Lauren Auder’s Powerful, Orchestral Pop Makes Sense Of the World
All photography courtesy of PR

Lauren Auder’s Powerful, Orchestral Pop Makes Sense Of the World

Hear the first play of 20-year-old artist's track “Choices” off upcoming EP ‘Who Carry's You.’
Daisy Jones
London, GB

One of the weirdest things about the emergence of musicians today is that you get to watch them grow up online in real time. This sits at the forefront of my mind when I chat to singer and producer Lauren Auder over the phone, because he’s a good example of an artist whose trajectory exists on the internet. We first spoke in 2015 when he was 17 and living on the outer edges of a small village in southern France, then again a year later right before he left school and moved to London, and again now, almost two years after that. When I first heard him he was a teen making weird, brooding beats in his bedroom and uploading them to Soundcloud. Now he’s 20 years old, signed to True Panther Sounds (home to King Krule, Abra, and SHLOHMO) and has his first proper EP, Who Carry's You, out March 16. We’re premiering a track off that EP, “Choices,” below. What a difference three years make.

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“To be honest, since we last spoke it’s been kind of crazy,” he says, his familiar drawl crackling down the phone line, this time with a very slight but noticeable London twang. I’ve caught him just after breakfast—he spent the morning at a caff having a full English with all the trimmings—and now he seems kind of energised. Or maybe it’s just the prospect of this new EP. “Back then I was in discussion with True Panther, and after that it all came together. Then I spent a while in New York trying to invent what my music should be. At the time I was unaware of what I truly wanted to do, and where I wanted to go, so that was the main process. Since then I’ve moved to London and built a certain network of people who I want to work with, and friendships I want to have. And I think—I hope—that this is the best music I’ve made so far.”

He’s right: it is the best music he’s made so far. Consisting of five tracks, the EP is a concise brushstroke of religious imagery, heartfelt strings and intricate, spidery electronics. Auder’s voice is still deep and meandering, with a touch of King Krule about it, but it’s bolder now somehow; perhaps the result of getting older and more confident, or maybe just the result of cleaner production. “Choices” is the record’s opener and it’s also arguably the richest and most atmospheric of the collection, with sparse vocals that gradually build into a crescendo of organs, horns, electronic strings and distorted beats. “To me it felt like a true introduction to the timeless, spaceless world I wanted to create with this record,” Auder tells me, speaking about the track. “There are various things [in “Choices”] that you will find across the record, like the orchestral elements. I wanted it to answer some of the questions people have been asking me – to set the scene. It’s also co-produced by DVIANCE, who is my main collaborator for this record.”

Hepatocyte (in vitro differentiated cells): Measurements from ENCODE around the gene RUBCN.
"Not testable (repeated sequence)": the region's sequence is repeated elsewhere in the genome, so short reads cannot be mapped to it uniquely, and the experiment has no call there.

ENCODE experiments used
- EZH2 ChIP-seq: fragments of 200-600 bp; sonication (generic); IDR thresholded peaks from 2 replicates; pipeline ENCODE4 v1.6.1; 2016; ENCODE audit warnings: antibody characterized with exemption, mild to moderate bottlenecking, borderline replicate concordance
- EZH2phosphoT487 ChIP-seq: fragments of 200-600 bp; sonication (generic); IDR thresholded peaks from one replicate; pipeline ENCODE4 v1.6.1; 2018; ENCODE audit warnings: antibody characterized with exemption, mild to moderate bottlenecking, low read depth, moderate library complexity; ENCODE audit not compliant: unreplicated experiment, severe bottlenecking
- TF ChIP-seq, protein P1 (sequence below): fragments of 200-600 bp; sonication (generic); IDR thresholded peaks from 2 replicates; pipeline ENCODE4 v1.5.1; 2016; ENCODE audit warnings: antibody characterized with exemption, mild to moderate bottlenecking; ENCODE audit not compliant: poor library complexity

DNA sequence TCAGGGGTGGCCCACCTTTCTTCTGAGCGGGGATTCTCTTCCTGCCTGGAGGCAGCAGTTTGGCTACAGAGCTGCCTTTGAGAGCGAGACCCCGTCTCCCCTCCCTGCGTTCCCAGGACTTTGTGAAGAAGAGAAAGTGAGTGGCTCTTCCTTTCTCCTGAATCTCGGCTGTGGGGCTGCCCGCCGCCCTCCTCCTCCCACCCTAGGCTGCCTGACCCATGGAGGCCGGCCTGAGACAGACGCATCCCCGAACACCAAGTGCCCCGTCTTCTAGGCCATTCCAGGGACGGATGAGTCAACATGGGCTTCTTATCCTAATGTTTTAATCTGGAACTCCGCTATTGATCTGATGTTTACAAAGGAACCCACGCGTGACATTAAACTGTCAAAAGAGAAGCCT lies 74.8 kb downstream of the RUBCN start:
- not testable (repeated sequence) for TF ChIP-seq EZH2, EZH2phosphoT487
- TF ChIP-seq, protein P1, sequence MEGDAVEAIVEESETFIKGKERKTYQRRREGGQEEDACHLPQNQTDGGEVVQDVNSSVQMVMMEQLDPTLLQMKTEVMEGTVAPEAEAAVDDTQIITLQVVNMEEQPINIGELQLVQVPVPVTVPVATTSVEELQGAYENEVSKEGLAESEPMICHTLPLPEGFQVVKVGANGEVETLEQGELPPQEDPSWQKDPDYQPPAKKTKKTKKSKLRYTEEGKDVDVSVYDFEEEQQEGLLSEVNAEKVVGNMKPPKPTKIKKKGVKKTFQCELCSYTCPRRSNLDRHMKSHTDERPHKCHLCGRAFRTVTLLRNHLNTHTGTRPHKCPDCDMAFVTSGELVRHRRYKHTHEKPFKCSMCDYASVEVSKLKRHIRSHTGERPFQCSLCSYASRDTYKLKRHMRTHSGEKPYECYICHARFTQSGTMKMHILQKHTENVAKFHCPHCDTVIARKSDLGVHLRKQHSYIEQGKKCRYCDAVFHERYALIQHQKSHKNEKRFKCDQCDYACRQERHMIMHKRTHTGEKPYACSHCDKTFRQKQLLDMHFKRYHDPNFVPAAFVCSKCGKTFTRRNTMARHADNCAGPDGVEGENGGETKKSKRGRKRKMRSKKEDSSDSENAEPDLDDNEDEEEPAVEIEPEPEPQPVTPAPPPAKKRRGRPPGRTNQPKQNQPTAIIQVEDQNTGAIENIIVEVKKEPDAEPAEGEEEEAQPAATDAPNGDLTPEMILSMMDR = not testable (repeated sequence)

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Lyrically, Auder is just as romantic and folkloric as ever, spinning narratives that could exist in any context, from ancient Roman mythology to what your mate regaled about their Tinder date last weekend over pints. “I think it’s just my way of trying to make sense of things I can’t really comprehend in a normal light,” Auder says, when I ask why he’s drawn this dreamy, often biblical imagery. “I’m trying to find comprehension, but possibly in a way that’s poetic or grandiose. I’m also just drawn to these ideas in the old traditional sense of myths and using these grand narratives to explain things, whether it’s natural phenomenon or elements of one’s own life. That’s really where I’m coming from; I like blending the old and the new.”

While Auder has been working towards this EP for quite some time, he doesn’t view it as a full stop, or even as a precursor to a breather, but rather the first in a long and productive process. “When you start to do what you really love, it ends up being a constant thing, there is no defining work,” he says in answer to the question of how he will spend the summer ahead. “I’ll just keep making more and more music, working towards more and more shows and try and stay as productive as humanly possible. That’s how it’s going to go.” And coming from somebody who I have seen cultivating and curating his own sonic universe from the age most of us are learning how to inhale our first joints in between GCSE coursework, I really don’t doubt it.

You can find Daisy on Twitter.

You can catch Lauren at Rye Wax in Peckham, London, on Wednesday 28th March

This article originally appeared on Noisey UK.